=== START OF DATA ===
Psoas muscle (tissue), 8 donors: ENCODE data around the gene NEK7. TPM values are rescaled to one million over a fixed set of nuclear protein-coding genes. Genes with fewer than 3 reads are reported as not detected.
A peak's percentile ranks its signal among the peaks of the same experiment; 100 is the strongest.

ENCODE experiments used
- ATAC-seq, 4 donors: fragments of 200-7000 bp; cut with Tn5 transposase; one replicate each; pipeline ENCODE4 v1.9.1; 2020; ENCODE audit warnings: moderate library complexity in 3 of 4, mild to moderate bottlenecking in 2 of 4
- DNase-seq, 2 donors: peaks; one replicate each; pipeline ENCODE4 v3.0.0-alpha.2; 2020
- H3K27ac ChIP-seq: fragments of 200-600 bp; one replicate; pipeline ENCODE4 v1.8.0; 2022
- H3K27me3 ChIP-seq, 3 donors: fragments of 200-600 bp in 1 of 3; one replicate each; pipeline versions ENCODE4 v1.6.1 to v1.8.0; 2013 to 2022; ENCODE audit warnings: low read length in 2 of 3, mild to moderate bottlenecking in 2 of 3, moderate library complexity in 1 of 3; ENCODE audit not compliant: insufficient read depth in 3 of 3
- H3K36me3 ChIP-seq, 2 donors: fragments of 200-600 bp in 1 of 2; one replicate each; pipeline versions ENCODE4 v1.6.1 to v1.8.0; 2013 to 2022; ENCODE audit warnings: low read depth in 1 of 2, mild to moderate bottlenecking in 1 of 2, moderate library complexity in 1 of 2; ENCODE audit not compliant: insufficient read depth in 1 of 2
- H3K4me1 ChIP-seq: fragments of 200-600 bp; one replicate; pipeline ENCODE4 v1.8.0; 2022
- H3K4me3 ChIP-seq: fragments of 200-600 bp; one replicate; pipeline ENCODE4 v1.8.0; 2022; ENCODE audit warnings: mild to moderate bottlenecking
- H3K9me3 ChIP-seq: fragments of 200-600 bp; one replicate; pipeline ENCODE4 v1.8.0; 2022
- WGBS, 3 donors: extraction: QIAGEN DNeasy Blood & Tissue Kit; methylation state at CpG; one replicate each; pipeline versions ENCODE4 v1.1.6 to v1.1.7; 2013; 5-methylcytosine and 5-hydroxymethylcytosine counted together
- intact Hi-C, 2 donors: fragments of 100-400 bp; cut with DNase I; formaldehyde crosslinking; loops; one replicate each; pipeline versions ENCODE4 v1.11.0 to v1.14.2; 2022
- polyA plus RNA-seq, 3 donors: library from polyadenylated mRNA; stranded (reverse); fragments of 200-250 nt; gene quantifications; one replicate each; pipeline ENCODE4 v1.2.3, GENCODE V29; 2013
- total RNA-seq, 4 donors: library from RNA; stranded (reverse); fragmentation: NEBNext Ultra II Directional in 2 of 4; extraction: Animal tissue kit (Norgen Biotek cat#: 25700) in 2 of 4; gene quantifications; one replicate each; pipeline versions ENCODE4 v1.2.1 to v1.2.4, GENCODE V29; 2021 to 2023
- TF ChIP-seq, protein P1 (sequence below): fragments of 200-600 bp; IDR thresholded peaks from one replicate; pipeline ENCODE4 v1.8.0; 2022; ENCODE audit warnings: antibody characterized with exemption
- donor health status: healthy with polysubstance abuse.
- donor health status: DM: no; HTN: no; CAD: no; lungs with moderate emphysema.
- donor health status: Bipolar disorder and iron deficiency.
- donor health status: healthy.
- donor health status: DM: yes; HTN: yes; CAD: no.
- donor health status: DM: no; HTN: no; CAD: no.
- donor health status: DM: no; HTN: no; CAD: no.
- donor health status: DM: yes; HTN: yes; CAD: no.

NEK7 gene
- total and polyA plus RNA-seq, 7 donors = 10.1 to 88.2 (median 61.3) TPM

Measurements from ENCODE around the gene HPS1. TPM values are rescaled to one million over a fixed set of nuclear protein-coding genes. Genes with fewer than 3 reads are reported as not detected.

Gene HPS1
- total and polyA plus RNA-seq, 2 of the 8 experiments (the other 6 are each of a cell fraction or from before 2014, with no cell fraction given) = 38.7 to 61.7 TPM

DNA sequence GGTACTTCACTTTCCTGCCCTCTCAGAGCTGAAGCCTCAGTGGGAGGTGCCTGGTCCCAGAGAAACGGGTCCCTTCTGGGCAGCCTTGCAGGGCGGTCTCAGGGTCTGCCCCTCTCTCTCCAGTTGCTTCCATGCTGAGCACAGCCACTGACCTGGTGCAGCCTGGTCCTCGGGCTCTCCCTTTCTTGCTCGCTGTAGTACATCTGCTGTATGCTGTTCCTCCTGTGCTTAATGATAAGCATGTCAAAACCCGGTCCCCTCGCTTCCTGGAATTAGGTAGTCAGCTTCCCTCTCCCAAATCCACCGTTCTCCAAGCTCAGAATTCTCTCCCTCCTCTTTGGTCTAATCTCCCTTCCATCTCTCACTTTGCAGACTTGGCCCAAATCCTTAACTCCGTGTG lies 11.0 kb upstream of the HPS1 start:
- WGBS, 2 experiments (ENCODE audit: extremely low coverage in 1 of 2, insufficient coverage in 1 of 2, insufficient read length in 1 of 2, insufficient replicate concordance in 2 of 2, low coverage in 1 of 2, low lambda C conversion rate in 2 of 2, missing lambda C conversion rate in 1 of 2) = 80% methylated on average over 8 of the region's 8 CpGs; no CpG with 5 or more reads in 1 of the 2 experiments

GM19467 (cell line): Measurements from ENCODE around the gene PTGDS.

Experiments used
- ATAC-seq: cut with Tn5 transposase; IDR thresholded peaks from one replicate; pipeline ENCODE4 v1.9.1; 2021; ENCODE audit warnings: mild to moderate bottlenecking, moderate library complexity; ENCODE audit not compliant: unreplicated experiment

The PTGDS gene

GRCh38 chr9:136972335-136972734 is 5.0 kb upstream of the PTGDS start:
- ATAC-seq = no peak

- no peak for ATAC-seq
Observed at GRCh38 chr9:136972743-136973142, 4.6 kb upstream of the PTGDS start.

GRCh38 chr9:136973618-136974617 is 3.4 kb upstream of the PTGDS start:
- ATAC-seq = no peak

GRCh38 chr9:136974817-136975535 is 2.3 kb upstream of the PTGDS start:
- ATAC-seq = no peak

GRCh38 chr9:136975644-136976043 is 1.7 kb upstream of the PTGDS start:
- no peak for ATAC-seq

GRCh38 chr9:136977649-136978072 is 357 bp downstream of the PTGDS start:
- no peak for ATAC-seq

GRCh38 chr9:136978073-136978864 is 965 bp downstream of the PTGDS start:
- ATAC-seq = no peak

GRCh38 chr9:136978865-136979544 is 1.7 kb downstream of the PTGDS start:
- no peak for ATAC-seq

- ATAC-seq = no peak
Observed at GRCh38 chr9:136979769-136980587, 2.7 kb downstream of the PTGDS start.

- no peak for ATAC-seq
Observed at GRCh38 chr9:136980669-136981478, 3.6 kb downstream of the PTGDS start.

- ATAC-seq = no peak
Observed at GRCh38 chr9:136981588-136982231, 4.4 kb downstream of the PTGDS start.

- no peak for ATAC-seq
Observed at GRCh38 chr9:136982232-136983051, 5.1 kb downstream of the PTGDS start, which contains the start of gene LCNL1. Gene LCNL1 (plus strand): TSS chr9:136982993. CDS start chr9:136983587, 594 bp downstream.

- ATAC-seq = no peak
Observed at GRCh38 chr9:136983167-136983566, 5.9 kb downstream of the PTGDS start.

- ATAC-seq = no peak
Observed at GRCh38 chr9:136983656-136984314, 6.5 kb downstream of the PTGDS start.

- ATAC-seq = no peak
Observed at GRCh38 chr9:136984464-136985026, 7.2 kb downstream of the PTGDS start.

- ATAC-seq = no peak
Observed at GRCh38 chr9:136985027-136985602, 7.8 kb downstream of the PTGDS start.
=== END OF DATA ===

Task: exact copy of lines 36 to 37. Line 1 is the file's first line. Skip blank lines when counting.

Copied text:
GRCh38 chr9:136972335-136972734 is 5.0 kb upstream of the PTGDS start:
- ATAC-seq = no peak